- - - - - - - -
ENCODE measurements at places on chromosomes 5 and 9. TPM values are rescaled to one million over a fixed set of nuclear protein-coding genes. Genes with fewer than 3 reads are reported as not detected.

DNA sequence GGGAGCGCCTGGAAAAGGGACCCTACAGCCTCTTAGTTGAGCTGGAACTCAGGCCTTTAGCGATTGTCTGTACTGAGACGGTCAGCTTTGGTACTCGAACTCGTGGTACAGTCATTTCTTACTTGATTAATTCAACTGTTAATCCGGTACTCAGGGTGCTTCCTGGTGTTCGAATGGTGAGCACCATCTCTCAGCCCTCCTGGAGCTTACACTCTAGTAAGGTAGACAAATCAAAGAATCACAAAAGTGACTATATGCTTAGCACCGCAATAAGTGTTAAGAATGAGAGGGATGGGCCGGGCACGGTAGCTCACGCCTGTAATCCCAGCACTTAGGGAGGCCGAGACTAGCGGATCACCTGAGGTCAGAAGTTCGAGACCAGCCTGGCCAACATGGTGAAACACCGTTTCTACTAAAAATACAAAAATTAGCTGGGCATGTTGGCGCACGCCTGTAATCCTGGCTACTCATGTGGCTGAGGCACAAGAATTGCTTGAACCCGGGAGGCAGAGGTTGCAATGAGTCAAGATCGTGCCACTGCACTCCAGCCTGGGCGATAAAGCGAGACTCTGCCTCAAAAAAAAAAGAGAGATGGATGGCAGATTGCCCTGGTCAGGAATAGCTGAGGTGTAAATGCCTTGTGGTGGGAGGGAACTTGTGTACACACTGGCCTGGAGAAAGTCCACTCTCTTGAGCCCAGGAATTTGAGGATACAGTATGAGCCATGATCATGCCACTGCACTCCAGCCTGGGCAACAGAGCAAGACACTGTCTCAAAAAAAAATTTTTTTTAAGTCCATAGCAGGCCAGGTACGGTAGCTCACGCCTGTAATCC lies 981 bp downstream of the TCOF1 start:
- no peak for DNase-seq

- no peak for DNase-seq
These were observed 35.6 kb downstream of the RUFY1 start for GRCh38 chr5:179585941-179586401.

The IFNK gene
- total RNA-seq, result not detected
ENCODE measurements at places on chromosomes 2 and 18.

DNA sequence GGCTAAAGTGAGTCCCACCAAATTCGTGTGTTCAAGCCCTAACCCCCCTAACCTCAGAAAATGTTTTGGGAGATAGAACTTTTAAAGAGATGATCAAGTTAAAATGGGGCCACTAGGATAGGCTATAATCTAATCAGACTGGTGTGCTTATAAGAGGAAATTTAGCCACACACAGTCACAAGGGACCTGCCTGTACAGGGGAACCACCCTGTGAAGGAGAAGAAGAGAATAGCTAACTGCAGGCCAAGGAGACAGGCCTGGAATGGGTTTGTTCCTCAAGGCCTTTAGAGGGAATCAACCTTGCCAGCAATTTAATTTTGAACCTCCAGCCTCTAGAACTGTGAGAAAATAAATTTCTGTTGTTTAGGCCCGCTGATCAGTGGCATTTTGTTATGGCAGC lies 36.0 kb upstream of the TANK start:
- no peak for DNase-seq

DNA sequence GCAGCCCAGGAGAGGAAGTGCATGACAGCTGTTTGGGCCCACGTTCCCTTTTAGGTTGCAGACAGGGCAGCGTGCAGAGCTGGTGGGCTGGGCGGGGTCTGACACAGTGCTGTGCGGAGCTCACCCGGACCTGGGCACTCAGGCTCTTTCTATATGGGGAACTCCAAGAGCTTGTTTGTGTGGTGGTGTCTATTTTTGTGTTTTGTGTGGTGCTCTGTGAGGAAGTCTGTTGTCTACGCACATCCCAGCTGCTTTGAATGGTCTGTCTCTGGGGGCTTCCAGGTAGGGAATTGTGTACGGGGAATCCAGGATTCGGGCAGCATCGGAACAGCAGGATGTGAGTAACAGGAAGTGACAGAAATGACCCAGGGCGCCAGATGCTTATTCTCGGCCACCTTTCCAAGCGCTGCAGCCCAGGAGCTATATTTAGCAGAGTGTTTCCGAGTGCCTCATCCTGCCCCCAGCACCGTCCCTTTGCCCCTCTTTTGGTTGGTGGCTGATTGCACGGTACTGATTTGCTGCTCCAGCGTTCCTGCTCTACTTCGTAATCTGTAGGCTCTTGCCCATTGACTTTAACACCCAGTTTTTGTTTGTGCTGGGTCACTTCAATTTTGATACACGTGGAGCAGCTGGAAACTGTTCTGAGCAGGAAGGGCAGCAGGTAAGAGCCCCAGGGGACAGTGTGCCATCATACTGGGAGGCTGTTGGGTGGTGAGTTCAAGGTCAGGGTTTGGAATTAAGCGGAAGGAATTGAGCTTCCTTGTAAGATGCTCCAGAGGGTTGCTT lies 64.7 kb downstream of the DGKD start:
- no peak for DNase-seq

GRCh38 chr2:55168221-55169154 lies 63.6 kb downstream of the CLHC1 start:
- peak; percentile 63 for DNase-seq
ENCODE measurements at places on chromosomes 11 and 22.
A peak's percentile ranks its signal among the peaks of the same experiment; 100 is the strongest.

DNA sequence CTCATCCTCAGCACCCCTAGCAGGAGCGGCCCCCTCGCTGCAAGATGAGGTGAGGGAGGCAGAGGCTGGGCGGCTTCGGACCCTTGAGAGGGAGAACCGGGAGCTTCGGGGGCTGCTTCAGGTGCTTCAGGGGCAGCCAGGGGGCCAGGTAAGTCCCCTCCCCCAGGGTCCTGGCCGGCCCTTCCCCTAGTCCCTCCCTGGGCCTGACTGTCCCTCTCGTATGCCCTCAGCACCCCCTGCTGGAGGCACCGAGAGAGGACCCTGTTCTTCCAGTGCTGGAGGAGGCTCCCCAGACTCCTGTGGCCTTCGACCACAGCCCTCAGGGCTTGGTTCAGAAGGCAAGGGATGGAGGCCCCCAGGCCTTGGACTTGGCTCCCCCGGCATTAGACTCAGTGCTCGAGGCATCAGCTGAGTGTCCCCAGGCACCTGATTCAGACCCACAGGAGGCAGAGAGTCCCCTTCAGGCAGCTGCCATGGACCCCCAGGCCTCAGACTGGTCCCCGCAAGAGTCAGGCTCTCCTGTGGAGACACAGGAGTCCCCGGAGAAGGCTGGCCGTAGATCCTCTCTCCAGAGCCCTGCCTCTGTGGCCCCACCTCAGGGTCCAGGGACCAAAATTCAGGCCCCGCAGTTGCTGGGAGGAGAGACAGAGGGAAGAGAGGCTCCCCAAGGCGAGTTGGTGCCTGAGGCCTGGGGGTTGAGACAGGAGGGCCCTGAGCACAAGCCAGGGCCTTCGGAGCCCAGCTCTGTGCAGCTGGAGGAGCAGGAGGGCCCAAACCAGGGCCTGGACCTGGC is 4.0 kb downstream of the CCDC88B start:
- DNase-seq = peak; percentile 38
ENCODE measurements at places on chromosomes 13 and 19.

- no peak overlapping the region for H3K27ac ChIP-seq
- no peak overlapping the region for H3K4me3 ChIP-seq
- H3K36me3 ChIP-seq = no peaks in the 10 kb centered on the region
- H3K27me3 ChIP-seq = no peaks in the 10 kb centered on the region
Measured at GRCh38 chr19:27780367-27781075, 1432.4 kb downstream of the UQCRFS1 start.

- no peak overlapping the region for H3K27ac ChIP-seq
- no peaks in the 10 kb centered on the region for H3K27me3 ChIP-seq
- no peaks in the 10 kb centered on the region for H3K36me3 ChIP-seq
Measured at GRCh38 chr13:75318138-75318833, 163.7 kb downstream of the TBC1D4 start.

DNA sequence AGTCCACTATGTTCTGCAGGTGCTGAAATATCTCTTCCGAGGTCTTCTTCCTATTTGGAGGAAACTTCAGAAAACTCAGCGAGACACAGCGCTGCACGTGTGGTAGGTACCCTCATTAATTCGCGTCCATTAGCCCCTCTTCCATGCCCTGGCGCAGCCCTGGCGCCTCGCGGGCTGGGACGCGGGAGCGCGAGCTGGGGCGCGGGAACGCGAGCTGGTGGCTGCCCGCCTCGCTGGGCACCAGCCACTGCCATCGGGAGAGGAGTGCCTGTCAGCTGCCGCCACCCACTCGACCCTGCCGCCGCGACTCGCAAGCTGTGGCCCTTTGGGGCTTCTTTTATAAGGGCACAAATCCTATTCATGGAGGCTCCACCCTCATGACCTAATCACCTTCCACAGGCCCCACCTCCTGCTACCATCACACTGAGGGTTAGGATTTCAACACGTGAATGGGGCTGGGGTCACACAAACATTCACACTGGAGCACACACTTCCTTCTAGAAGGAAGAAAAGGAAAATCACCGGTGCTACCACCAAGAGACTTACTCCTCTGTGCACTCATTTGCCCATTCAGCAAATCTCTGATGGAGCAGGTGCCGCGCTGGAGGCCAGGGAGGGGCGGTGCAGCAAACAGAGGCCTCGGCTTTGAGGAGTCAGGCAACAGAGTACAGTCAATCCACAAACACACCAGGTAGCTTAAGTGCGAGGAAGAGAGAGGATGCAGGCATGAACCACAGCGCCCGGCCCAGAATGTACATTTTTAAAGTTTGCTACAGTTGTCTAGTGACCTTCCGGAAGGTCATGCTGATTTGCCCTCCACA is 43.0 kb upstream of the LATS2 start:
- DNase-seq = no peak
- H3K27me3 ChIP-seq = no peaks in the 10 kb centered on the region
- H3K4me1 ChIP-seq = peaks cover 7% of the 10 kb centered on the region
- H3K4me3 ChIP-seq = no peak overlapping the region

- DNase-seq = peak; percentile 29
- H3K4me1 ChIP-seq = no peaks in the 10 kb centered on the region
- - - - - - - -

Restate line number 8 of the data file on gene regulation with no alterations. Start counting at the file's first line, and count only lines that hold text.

ENCODE measurements at places on chromosomes 2 and 18.